Smith’s office did not respond to requests for comment about his speech in Kenya or the purpose of the trip. But calling for a “world free of abortion” is certainly consistent with the congressman’s record. Stateside, Smith has offered the “No Taxpayer Funding for Abortion Act,” a bill that would drastically alter the shape of US abortion law (and would have changed the definition of “rape,” among other radical measures). Aram Schvey, counsel for foreign policy and human rights at the Center for Reproductive Rights, says Smith is trying to “push an agenda that wouldn’t be constitutional here” in Kenya.

The changes to Kenya’s constitution have been a cause célèbre for American anti-abortion groups for over a year. The American Center for Law and Justice (ACLJ), founded by televangelist Pat Robertson, has been among the most vocal opponents of the new constitution. Last year, ACLJ pledged to spend “tens of thousands of dollars” on the effort to defeat the constitution and even opened an office in Nairobi, the “East Africa Centre for Law and Justice,” in January 2010. “We’re looking long-term in Kenya because it’s such an influential country throughout Africa,” the group’s director of international operations, Jordan Sekulow, told Christianity Today.

Smith, for his part, weighed in with a September 2010 op-ed in the Washington Times, arguing that the constitutional exception was not actually intended to save women’s lives:

A parliamentary committee proposed language in an early draft of the constitution that would have enshrined the current law. But a “committee of experts” created exceptions to allow abortion for other “emergency treatment,” for the “health” of the mother or even if “permitted by any other written law.” The committee also reinserted an undefined right to “reproductive health care” after it had been removed by the parliamentary committee. Anyone familiar with how our own Supreme Court discovered a previously unknown right to abortion in the U.S. Constitution knows that these terms will be seized upon to impose abortion on demand in Kenya.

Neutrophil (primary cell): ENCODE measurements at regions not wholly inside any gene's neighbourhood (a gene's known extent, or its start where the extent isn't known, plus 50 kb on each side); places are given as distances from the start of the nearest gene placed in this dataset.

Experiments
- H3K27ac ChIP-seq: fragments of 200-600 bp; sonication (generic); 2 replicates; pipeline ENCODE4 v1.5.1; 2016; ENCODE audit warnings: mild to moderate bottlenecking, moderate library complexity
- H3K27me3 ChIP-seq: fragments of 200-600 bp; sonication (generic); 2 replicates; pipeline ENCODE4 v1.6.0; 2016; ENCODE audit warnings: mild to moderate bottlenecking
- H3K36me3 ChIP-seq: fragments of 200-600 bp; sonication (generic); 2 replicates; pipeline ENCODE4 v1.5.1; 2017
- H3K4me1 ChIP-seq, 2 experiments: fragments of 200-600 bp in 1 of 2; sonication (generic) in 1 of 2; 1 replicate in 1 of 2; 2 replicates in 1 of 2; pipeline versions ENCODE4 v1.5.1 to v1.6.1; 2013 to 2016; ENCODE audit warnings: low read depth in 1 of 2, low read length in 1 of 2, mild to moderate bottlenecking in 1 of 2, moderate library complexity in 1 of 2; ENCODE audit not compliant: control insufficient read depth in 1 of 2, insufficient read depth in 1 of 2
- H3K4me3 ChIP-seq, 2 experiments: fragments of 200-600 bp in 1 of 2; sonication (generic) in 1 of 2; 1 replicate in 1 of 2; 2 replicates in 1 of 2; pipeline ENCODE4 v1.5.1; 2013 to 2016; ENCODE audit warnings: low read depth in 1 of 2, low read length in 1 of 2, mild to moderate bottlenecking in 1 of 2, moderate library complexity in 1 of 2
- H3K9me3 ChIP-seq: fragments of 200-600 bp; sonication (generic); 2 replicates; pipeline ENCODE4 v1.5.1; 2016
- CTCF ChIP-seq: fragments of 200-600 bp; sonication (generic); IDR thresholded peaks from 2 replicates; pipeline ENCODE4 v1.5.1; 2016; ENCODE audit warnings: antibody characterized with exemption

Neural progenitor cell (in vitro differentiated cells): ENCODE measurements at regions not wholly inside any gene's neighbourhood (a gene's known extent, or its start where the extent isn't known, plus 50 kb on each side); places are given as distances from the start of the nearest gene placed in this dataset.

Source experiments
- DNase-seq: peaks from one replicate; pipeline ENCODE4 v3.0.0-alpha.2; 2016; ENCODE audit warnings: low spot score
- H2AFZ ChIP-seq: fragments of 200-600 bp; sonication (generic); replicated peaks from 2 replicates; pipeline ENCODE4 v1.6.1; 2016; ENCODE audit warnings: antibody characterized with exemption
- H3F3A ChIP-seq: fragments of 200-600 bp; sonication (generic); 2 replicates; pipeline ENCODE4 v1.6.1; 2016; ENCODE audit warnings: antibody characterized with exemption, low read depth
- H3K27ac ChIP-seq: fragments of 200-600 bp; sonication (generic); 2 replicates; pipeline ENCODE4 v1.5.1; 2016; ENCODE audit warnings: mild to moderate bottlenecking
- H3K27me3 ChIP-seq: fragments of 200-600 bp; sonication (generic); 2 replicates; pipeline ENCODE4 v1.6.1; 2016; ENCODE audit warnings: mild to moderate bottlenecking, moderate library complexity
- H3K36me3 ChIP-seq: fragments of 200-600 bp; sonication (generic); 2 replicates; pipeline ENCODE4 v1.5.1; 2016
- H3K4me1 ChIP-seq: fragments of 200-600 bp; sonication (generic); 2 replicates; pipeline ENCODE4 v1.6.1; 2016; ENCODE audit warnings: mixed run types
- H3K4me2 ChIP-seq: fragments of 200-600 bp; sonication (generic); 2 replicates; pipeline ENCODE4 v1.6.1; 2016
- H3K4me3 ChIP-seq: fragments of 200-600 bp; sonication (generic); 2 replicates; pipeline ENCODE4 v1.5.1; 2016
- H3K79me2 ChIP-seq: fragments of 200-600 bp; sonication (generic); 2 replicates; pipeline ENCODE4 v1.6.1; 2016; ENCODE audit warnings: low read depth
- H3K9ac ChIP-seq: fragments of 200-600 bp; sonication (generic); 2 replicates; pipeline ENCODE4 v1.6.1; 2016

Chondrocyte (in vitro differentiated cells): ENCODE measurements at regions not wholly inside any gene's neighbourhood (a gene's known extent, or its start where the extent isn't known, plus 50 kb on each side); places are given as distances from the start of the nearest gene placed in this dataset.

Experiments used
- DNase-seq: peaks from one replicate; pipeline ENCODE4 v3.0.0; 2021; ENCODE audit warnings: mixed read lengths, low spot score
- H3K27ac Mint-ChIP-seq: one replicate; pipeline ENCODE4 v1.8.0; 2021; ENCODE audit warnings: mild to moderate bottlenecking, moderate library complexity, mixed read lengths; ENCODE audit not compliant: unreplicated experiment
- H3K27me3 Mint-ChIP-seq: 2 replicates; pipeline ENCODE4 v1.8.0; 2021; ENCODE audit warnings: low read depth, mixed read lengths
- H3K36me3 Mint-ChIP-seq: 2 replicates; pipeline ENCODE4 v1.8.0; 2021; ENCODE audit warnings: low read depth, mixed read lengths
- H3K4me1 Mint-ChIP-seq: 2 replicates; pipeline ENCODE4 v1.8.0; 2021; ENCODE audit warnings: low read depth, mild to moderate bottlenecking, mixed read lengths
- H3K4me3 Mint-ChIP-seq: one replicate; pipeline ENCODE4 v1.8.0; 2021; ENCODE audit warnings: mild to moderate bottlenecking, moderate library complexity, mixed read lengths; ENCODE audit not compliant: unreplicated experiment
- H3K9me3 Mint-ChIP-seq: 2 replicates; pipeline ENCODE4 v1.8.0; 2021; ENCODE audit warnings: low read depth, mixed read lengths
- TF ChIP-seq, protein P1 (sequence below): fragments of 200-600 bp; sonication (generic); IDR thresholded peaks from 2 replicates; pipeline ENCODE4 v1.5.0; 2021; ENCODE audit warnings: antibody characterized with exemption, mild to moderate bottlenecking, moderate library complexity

Abortion-rights advocates counter that access to abortions is very much a human rights and public health concern, particularly in Kenya, where 2,600 women die and another 21,000 are hospitalized each year due to complications from unsafe abortions, according to figures from CRR.

While US-based abortion opponents are still fixated on the legal change, the new constitution is remarkably popular in Kenya, where it is seen as a sign of national unity in a country that was wracked by violence following a disputed presidential election just two years ago. “This was considered frankly a rather conservative statement about abortion, limiting it to only a few cases,” says Joel Barkan, a senior associate with the Center for Strategic and International Studies. “Since then the whole thing has been moot. The clause on abortion is so restricted. It’s become a non-issue.” Except, it seems, for Smith.


Mother Jones was founded as a nonprofit in 1976 because we knew corporations and billionaires wouldn't fund the type of hard-hitting journalism we set out to do.

Today, reader support makes up about two-thirds of our budget, allows us to dig deep on stories that matter, and lets us keep our reporting free for everyone. If you value what you get from Mother Jones, please join us with a tax-deductible donation today so we can keep on doing the type of journalism 2023 demands.

payment methods


Today, reader support makes up about two-thirds of our budget, allows us to dig deep on stories that matter, and lets us keep our reporting free for everyone. If you value what you get from Mother Jones, please join us with a tax-deductible donation today so we can keep on doing the type of journalism 2023 demands.

payment methods

We Recommend


Sign up for our free newsletter

Subscribe to the Mother Jones Daily to have our top stories delivered directly to your inbox.

Get our award-winning magazine

Save big on a full year of investigations, ideas, and insights.


Support our journalism

Help Mother Jones' reporters dig deep with a tax-deductible donation.